Dakota 38

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For 26 December 2022, The Feast of Saint Stephen, the first Martyr, based on Matthew 10:17-22

Dakota 38 movie at: https://www.youtube.com/watch?v=1pX6FBSUyQI


Jesus said to his disciples, “Beware of men, for they will hand you over to councils and flog you in their synagogues; and you will be dragged before governors and kings because of me, as a testimony to them and the Gentiles. When they hand you over, do not worry about how you are to speak or what you are to say; for what you are to say will be given to you at that time; for it is not you who speak, but the Spirit of your Father speaking through you. Brother will betray brother to death, and a father his child, and children will rise against parents and have them put to death; and you will be hated by all because of my name. But the one who endures to the end will be saved.”
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The most helpful book I read this year was social ethicist Maureen O’Connell’s Undoing the Knots: Five Generations of American Catholic Anti-Blackness. She goes back through five generations of her Philadelphia Irish Catholic family to sort out the Church’s complicity and her family’s participation in the social construction of whiteness and anti-Blackness in Philadelphia. Her meticulous research is an act of reparation.
She invites each of us white-bodied settlers in America to do the same—to undo the history of what we think we know about our home states and hometowns. She asks us to unlearn and relearn our origin stories in a spirit of much-needed reconciliation of our past.
While my hometown in southern Minnesota boasts proudly of its German heritage, it first began as a real estate scheme by Chicago businessmen drawn to the cheap land of what they considered to be the unpopulated plains. But we Midwest beneficiaries of European settlers must now honestly admit that our homes stand on a legacy of land theft, broken treaties, and the removal and genocide of the native peoples of these lands. The 16 million native tribespeople of 200 years ago are 250,000 native people today.
Allow me to remember the story of 38 Dakota warriors who were hung in the largest mass execution in American history 160 years ago on this day, December 26, 1862, in Mankato—20 miles from my hometown in southern Minnesota.
The 38 warriors who went to the gallows on December 26, 1862, had risen up to defend their way of life so that they might provide for their families. The first peoples of my American homeland were also its first martyrs, and I honor their memory each year on this feast of Saint Stephen, the first Christian martyr.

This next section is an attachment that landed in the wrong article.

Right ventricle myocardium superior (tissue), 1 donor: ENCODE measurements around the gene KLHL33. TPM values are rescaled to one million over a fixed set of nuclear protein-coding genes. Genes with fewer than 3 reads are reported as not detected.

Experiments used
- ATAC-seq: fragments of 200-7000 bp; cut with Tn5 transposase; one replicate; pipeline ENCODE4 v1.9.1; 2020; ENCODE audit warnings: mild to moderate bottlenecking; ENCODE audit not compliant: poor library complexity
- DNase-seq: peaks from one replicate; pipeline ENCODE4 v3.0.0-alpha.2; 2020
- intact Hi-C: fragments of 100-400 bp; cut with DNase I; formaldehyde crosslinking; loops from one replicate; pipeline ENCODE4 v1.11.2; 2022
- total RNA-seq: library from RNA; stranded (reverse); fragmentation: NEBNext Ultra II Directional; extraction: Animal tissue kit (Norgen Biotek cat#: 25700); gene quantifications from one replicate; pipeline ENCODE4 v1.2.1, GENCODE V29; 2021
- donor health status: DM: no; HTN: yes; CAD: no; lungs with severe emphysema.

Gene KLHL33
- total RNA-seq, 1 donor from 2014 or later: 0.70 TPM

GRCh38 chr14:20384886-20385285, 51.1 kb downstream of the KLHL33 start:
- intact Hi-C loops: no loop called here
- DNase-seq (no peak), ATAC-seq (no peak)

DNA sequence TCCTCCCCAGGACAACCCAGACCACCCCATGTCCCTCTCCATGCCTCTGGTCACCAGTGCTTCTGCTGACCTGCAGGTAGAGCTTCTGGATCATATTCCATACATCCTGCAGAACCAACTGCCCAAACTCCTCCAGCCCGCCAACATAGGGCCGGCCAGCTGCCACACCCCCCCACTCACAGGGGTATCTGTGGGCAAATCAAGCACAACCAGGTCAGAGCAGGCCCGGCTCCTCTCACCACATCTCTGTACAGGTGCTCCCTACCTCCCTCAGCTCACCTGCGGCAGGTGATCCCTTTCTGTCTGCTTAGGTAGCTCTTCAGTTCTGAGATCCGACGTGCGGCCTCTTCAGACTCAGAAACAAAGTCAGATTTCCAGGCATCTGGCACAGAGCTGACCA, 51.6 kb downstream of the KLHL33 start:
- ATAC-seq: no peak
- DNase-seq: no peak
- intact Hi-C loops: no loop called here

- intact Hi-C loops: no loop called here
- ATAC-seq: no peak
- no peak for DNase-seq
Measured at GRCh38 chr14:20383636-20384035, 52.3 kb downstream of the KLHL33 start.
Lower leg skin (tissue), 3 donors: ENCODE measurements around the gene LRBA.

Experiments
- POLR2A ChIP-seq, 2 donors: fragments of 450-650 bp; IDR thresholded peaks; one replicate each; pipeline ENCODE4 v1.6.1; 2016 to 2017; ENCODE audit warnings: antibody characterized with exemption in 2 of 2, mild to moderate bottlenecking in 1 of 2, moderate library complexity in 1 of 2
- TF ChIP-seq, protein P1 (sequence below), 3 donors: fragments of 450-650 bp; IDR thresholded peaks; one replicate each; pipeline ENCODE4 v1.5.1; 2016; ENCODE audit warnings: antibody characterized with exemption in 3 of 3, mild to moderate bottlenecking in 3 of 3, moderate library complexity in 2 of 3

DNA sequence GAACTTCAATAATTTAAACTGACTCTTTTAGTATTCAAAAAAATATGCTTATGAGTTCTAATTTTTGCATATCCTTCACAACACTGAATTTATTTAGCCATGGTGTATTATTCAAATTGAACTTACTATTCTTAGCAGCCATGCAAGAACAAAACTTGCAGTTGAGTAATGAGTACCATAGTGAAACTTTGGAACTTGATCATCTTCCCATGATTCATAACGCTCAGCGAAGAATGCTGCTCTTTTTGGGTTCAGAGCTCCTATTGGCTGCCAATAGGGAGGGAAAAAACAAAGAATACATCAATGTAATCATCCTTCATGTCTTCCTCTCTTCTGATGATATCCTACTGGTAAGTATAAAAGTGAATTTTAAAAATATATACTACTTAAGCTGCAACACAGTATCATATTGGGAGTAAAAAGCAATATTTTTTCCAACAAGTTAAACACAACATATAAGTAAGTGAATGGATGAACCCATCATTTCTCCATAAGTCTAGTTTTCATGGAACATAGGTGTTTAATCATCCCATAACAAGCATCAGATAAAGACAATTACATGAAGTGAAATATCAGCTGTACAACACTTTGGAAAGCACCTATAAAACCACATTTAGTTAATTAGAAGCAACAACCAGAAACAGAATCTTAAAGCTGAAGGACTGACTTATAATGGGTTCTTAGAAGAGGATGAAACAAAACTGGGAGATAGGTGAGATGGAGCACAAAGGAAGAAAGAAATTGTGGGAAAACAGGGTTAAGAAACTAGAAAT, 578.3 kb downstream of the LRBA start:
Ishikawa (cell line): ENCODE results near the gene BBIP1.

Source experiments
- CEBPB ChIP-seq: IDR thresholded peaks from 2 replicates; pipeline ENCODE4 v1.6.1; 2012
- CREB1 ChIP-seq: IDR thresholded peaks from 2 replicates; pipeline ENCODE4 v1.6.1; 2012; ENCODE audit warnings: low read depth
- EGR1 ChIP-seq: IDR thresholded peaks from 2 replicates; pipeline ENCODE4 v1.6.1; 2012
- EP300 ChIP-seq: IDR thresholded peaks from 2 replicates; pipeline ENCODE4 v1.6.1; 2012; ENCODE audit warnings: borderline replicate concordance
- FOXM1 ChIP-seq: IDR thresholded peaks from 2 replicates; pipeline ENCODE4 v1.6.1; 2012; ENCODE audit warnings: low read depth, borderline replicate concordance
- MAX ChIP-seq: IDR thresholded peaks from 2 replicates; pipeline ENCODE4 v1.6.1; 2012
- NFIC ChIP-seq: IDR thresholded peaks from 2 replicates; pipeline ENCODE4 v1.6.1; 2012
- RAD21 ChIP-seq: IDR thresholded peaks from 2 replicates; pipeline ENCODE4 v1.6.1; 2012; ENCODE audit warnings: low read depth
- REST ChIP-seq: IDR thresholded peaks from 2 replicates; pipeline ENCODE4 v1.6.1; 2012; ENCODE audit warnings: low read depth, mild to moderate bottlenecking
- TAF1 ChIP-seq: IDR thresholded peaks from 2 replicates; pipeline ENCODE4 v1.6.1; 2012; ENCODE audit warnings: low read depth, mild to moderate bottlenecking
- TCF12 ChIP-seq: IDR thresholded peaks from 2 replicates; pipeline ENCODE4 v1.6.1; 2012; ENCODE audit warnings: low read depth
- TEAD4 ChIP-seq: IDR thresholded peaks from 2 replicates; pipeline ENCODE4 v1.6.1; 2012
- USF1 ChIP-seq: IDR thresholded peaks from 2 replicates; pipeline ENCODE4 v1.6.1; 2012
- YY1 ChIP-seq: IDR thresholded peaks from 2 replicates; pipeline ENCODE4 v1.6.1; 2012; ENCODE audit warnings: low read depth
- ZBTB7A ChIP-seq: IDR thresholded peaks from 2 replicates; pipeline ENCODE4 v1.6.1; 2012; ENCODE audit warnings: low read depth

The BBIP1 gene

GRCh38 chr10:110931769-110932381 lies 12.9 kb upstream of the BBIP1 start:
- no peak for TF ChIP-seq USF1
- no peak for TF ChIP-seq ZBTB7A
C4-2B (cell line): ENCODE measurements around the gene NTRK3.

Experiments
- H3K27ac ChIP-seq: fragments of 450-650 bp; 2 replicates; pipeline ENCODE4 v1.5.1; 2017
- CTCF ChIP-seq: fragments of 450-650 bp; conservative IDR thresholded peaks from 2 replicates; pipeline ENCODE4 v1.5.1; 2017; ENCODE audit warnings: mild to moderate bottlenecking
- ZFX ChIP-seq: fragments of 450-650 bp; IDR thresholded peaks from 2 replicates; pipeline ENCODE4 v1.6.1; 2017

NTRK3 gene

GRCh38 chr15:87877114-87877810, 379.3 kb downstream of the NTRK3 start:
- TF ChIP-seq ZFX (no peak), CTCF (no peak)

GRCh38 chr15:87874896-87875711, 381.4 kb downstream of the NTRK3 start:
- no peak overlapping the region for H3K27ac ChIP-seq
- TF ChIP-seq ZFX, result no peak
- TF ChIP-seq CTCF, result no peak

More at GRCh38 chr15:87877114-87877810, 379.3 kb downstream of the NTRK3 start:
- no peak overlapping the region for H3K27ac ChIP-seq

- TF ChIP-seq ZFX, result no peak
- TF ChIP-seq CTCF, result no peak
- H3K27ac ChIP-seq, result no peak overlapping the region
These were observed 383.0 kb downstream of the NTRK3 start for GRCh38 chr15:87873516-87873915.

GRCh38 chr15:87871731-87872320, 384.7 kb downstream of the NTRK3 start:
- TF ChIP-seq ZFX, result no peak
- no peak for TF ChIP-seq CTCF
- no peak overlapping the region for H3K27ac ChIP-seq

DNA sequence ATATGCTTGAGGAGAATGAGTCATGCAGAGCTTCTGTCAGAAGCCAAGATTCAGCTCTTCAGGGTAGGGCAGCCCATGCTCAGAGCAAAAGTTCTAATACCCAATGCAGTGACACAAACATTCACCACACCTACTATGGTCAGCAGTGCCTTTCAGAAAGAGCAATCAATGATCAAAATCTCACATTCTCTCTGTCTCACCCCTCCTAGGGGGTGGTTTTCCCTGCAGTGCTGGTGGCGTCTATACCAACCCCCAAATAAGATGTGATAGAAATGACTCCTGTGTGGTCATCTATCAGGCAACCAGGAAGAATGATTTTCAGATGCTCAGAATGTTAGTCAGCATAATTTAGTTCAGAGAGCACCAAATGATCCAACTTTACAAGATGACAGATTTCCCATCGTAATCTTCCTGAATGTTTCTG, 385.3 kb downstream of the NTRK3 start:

Allow me also to recommend a movie on YouTube called Dakota 38. The film tells the story of an annual 16-day, 330-mile pilgrimage on horseback by descendants of the Dakota 38. They ride from Lower Brule, South Dakota, and stop to rest at farms, community centers, and churches along the way. On December 26, they arrive at the gallows site in Mankato, Minnesota, to commemorate the martyrdom of their ancestors.
The Dakota elder and Vietnam war veteran who began this annual pilgrimage describes his people’s suffering as a deeply embedded genetic depression and post-traumatic distress.
For the native tribespeople on pilgrimage and the white settlers who host them along their way, the shared burden is first to apologize, then to forgive. There are no heroes here, only native and settler Americans undoing the knots of the past and paying their lives forward in messy reconciliation.
Here are the names of the 38 Dakota Warriors who died this day in 1862:

1. Tipi-hdo-niche, Forbids His Dwelling
2. Wyata-tonwan, His People
3. Taju-xa, Red Otter
4. Hinhan-shoon-koyag-mani, Walks Clothed in an Owl’s Tail
5. Maza-bomidu, Iron Blower
6. Wapa-duta, Scarlet Leaf
7. Wahena, translation unknown
8. Sna-mani, Tinkling Walker
9. Radapinyanke, Rattling Runner
10. Dowan niye, The Singer
11. Xunka ska, White Dog
12. Hepan, family name for a second son
13. Tunkan icha ta mani, Walks With His Grandfather
14. Ite duta, Scarlet Face
15. Amdacha, Broken to Pieces
16. Hepidan, family name for a third son
17. Marpiya te najin, Stands on a Cloud (Cut Nose)
18. Henry Milord (French mixed-blood)
19. Dan Little, Chaska dan, family name for a first son
20. Baptiste Campbell (French mixed-blood)
21. Tate kage, Wind Make
22. Hapinkpa, Tip of the Horn
23. Hypolite Auge (French mixed-blood)
24. Nape shuha, Does Not Flee
25. Wakan tanka, Great Spirit
26. Tunkan koyag I najin, Stands Clothed with His Grandfather
27. Maka te najin, Stands Upon Earth
28. Pazi kuta mani, Walks Prepared to Shoot
29. Tate hdo dan, Wind Comes Back
30. Waxicun na, Little Whiteman
31. Aichaga, To Grow Upon
32. Ho tan inku, Voice Heard in Returning
33. Cetan hunka, The Parent Hawk
34. Had hin hda, To Make a Rattling Noise
35. Chanka hdo, Near the Woods
36. Oyate tonwan, The Coming People
37. Mehu we mea, He Comes for Me
38. Wakinyan na, Little Thunder


Scripture passage from the New Revised Standard Version Bible: Catholic Edition, copyright 1989, 1993, Division of Christian Education of the National Council of the Churches of Christ in the United States of America. Used by permission. All rights reserved.

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About Gregory Heille, O.P.

Gregory Heille, O.P., serves as Professor of Preaching and Evangelization and director of the Doctor of Ministry in Preaching at Aquinas Institute of Theology in St. Louis, Missouri. He is a friar of the Province of St. Albert the Great USA and has a particular interest in racial equity education.